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Sexualized, Submissive Stereotypes of Asian Women Lead to Staggering Rates of Violence

March 21, 2016

Today, the National Network to End Domestic Violence (NNEDV) honors the International Day for the Elimination of Racial Discrimination. We recognize this opportunity to both examine the current structures of oppression that lead to intensified violence and determine a path to ending racism and gender-based violence.

As an Asian American woman, all too often, I see Asian women being sidelined in conversations surrounding issues that affect women of color. While there are segments of Asian communities that enjoy privileges that other communities of color are not afforded, the current structures of power and privilege negatively and dangerously impact the experiences of Asian women in unique ways. The bodies of Asian women are exoticized and hypersexualized, and the perceived submissiveness of some Asian cultures is glamourized and erotized. This fetishization reduces Asian women to an inaccurate and detrimental stereotype, and creates staggering rates of violence. These alarming rates of violence clearly demonstrate the need to acknowledge and halt the racial discrimination behind it.

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While this discrimination is overt, there are very few conversations that address these issues affecting Asian communities. Pop culture is inundated with sexualized stereotypes about Asian women every day. On the most recent season of the reality television show, The Bachelor, the bachelor himself refers to one of the Asian American women on the show as a “tigress” and “sex panther,” immediately after he praises her “innocence.” [1] This trope plays into the view that Asian women are both submissive and hypersexual. Even comedian Amy Schumer, who has been called “the feminist the world needs right now,” [2] performed a bit about how she simply “can’t compete” with Asian women, joking about how they laugh with their hands over their mouths because “they know men hate when women speak,” or referencing why they are more sexually pleasing to men. [3] Despite her comedic flair, it is clear that these harmful stereotypes permeate even sex-positive, feminist spaces.

Far from harmless, this hypersexualized narrative leads to sexual objectification and violence. The everyday racism and sexism against Asian women yields deadly results, as this dehumanization creates a climate that makes violence excusable: 41 to 61 percent of Asian women report experiencing physical and/or sexual violence by an intimate partner during their lifetime. [4] This is significantly higher than any other ethnic group. [5]

In addition, according to the “(Un) heard Voices” report from The Family Violence Prevention Fund, Asian survivors may be less likely to reach out for help due to various and unique institutional, cultural, and individual barriers. “(Un) heard Voices” also explores the idea that power expressed abusively against Asian women is part of the cultural milieu, and therefore abusers are not held accountable for their behavior. [6]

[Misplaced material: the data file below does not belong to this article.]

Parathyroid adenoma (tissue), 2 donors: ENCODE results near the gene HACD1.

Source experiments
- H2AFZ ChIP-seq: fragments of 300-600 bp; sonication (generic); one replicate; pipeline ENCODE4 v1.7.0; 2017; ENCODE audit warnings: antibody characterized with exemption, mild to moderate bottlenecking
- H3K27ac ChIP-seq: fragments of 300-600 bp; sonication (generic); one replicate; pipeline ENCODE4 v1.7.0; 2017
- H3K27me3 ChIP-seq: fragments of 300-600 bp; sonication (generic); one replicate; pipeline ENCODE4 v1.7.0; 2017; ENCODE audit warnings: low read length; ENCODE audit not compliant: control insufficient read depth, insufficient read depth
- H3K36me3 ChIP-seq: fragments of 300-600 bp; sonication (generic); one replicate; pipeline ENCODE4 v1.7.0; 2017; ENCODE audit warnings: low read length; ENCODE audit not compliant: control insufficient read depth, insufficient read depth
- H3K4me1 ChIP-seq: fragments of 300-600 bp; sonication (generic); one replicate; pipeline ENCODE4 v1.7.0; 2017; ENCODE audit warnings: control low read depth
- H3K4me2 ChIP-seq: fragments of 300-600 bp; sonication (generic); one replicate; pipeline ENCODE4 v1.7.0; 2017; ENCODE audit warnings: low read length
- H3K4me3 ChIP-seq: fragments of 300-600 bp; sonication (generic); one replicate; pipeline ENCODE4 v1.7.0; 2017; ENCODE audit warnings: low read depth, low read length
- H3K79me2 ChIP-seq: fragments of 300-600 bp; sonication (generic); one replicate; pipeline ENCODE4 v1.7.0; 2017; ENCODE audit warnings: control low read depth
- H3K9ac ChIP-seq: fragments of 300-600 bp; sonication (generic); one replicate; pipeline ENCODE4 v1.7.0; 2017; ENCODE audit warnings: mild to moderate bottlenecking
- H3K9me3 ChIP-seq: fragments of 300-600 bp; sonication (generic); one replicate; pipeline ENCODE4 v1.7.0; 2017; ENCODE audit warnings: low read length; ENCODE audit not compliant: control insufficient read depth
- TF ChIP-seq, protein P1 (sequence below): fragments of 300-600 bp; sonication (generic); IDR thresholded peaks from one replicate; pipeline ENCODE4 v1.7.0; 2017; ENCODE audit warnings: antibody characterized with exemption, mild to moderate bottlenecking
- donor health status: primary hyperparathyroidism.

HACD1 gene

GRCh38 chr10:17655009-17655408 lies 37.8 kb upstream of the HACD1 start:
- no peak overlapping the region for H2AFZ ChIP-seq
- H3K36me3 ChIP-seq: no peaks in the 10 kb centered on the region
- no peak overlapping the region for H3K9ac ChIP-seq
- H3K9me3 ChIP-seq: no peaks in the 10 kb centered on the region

The racism and sexism that feed these alarming stereotypes provide a clear link to the rate of violence against Asian women. To combat this, we must stop dehumanizing individuals and entire communities. The continuation of these conversations on the International Day for the Elimination of Racial Discrimination and beyond is crucial to ending the racial discrimination that leads to devastating violence.

By: Morgan Dewey, NNEDV Development & Communications Coordinator

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[1] ET Online. (January 22, 2016). “EXCLUSIVE: ‘The Bachelor’ Ben H. Calls Caila a ‘Sex Panther’ After an Intense Make-Out Session!” http://www.etonline.com/tv/180695_exclusive_the_bachelor_ben_h_calls_caila_a_sex_panther_after_an_intense_make_out_session/

[2] Vogue. (July 23, 2015). “Breathless: Why Amy Schumer Is an Amazing Feminist.” http://www.vogue.com/13287565/breathless-karley-sciortino-amy-schumer-feminist/

[3] Comedy Central. (August 18, 2012). “Amy Schumer – Can’t Win.” http://www.cc.com/video-clips/p87njw/stand-up-amy-schumer–can-t-win

[4] The low end of the range is from a study by A. Raj and J. Silverman, Intimate partner violence against South-Asian women in Greater Boston Journal of the American Medical Women’s Association. 2002; 57(2): 111-114. The high end of the range is from a study by M. Yoshihama, Domestic violence against women of Japanese descent in Los Angeles: Two methods of estimating prevalence. Violence Against Women. 1999; 5(8):869-897.

[5] Tjaden P, Thoennes N. Extent, Nature, and Consequences of Intimate Partner Violence: Research Report. Washington, DC: National Institute of Justice and the Centers for Disease Control and Prevention; 2000.

[6] Family Violence Prevention Fund. “(Un) heard Voices: Domestic Violence in the Asian American Community.” https://www.futureswithoutviolence.org/userfiles/file/ImmigrantWomen/UnheardVoices.pdf